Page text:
BlackBerry Writes the Rules

Sometimes it's hard to believe that Research In Motion's (Nasdaq: RIMM  ) BlackBerry platform is a mere 10 years old. Once a fringe device, the mobile email platform is now a mainstay. And while it arguably doesn't hold the same cult theater stage as the Apple (Nasdaq: AAPL  ) iPhone, the BlackBerry has a stronger following.

At Research In Motion, growth has been unstoppable lately -- the company recently counted more than 14 million users of its email platform, 2.2 million more than it had only three months before. The rapid expansion and adoption that has been smacking investors in the face quarter after quarter lately is the result of RIM's dedication to a new way of looking at wireless services.

Since its initial foray in wireless data communicators in the late 1990s, Research In Motion has made a slow yet phenomenal impact on the wireless industry and how telecommunications companies approach products and services. When most wireless companies were just talking about wireless data, RIM was already focused on one area that would truly become a "killer application" for users of mobile devices -- wireless email.

While top device manufacturers of the 1990s such as Nokia (NYSE: NOK  ) , Ericsson (Nasdaq: ERIC  ) , and Motorola (NYSE: MOT  ) continued to build voice-centric mobile phones that tacked on data capabilities, RIM was on a different wavelength. The Canadian company continued to focus on wireless email as a complete solution anchored to a handheld device designed exclusively for tapping out text and browsing the Web.

Today, you don't need to look much further than the product shelf of your local AT&T (NYSE: T  ) or Verizon (NYSE: VZ  ) store to see who has had more influence on advanced wireless services -- next to several BlackBerry versions, you'll find several competing devices utilizing full QWERTY keyboards aimed at email and messaging enthusiasts.

Now Research In Motion is driving change on yet another level -- by proving that corporate folks aren't the only ones willing to pay handsomely for wireless email. Its consumer-focused devices have been a hit, and now RIM is boldly extending its reach into other consumer niches such as those that prefer touch-screen interfaces.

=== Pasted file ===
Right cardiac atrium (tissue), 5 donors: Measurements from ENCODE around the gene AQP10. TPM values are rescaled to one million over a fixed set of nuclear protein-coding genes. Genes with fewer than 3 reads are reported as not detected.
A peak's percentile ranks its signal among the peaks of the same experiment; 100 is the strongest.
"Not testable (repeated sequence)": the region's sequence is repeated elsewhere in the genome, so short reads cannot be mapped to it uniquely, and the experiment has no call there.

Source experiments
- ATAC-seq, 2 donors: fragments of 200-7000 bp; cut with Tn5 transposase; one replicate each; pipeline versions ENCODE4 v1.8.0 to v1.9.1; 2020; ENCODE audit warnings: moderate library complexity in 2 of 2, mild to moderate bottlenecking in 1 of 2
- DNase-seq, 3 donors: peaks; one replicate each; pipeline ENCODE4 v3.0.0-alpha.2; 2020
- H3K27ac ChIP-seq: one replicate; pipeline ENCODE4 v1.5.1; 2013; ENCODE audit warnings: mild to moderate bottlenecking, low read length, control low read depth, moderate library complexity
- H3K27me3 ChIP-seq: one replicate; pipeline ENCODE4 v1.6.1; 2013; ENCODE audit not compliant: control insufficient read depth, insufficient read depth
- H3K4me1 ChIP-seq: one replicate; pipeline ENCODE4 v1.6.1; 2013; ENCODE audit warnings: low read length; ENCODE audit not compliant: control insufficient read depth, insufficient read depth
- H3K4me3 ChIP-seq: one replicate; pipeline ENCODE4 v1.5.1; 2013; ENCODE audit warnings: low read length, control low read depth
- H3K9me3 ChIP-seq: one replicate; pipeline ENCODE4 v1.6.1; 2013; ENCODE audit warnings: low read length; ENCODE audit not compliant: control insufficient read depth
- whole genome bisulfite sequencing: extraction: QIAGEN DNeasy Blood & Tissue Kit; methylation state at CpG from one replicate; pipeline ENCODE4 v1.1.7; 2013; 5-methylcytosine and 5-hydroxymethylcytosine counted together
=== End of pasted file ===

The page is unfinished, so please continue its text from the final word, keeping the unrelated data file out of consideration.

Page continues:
If the past is any indication, I'm betting that other companies will continue to follow RIM's lead, rather than the other way around.

For more Foolishness:

Apple was recently hand-picked for subscribers of the Motley Fool Stock Advisor service. To see all the stocks that have helped Tom and David Gardner beat the market by 42 points on average, take a free 30-day trial.

Fool contributor Dave Mock wonders if "berry thumb" has been classified as a disorder yet. He owns shares of Motorola and is the author of The Qualcomm Equation. The Fool's disclosure policy floats like a butterfly and stings like a bee.


Read/Post Comments (0) | Recommend This Article (4)

Comments from our Foolish Readers

Help us keep this a respectfully Foolish area! This is a place for our readers to discuss, debate, and learn more about the Foolish investing topic you read about above. Help us keep it clean and safe. If you believe a comment is abusive or otherwise violates our Fool's Rules, please report it via the Report this Comment Report this Comment icon found on every comment.

Be the first one to comment on this article.

Sponsored Links

Leaked: Apple's Next Smart Device
(Warning, it may shock you)
The secret is out... experts are predicting 458 million of these types of devices will be sold per year. 1 hyper-growth company stands to rake in maximum profit - and it's NOT Apple. Show me Apple's new smart gizmo!

DocumentId: 650790, ~/Articles/ArticleHandler.aspx, 9/22/2014 12:37:20 PM

Report This Comment

Use this area to report a comment that you believe is in violation of the community guidelines. Our team will review the entry and take any appropriate action.

Sending report...


Advertisement